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Sex and Difference in Ancient Greece and Rome$
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Mark Golden and Peter Toohey

Print publication date: 2003

Print ISBN-13: 9780748613199

Published to Edinburgh Scholarship Online: March 2012

DOI: 10.3366/edinburgh/9780748613199.001.0001

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Archaeology and Gender Ideologies in Early Archaic Greece†

Archaeology and Gender Ideologies in Early Archaic Greece†

Chapter:
(p.264) 14 Archaeology and Gender Ideologies in Early Archaic Greece
Source:
Sex and Difference in Ancient Greece and Rome
Author(s):

Ian Morris

Publisher:
Edinburgh University Press
DOI:10.3366/edinburgh/9780748613199.003.0014

This chapter discusses the role of archaeology in writing proper histories of Greek gender ideologies in the archaic period. The greatest achievement of feminist historians in the 1970s was to force the profession to take gender seriously as an organising principle in human history. Gender relations seem less rigid in Homer than in Hesiod or Semonides, and historians commonly argue that boundaries hardened during the early archaic period. The chapter looks at changes in the use of domestic space in the eighth century, and suggests that the contrast between Homer and the later sources represents an important diachronic shift in gender ideologies in the central parts of ancient Greece, around the shores of the Aegean Sea. It begins by analysing the evidence for household space in fifth- and fourth-century Athens and its relationships to gender ideologies, and then summarises some of the early archaic evidence.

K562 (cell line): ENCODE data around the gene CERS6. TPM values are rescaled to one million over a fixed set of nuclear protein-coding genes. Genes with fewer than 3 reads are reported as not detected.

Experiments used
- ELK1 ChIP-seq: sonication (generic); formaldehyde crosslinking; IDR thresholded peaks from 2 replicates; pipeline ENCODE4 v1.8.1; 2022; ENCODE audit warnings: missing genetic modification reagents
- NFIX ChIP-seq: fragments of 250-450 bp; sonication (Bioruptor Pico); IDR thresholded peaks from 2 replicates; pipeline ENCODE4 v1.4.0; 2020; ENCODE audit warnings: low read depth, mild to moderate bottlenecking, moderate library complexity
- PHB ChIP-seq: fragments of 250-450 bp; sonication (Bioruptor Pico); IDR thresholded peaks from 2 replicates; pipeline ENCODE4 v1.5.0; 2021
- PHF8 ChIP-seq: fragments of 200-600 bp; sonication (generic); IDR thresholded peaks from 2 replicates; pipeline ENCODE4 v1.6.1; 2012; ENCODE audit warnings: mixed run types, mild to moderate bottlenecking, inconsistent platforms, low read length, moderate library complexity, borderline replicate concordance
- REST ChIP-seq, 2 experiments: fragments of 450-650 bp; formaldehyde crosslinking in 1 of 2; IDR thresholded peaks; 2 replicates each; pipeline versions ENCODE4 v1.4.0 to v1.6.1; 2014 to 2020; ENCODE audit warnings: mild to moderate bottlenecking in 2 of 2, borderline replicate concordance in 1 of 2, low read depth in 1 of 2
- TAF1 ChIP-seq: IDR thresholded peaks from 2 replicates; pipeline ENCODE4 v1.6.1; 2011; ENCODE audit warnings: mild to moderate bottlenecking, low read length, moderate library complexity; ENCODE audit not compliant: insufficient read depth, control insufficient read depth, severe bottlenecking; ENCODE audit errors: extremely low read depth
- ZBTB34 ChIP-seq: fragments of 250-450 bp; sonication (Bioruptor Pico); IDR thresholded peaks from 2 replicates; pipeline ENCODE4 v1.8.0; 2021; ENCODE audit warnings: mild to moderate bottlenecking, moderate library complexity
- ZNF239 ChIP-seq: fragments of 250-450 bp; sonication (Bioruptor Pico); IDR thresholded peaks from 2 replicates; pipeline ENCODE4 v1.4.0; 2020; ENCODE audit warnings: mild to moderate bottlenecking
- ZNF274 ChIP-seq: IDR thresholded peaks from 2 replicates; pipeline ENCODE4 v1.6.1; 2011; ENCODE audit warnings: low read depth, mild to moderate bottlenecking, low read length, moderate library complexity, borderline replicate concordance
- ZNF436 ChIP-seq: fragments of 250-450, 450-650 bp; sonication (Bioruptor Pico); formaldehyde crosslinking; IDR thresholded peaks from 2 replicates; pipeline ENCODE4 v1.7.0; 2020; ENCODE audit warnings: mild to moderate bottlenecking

Keywords:   Athens, ancient Greece, gender ideologies, Homer, household space, archaeology, gender relations

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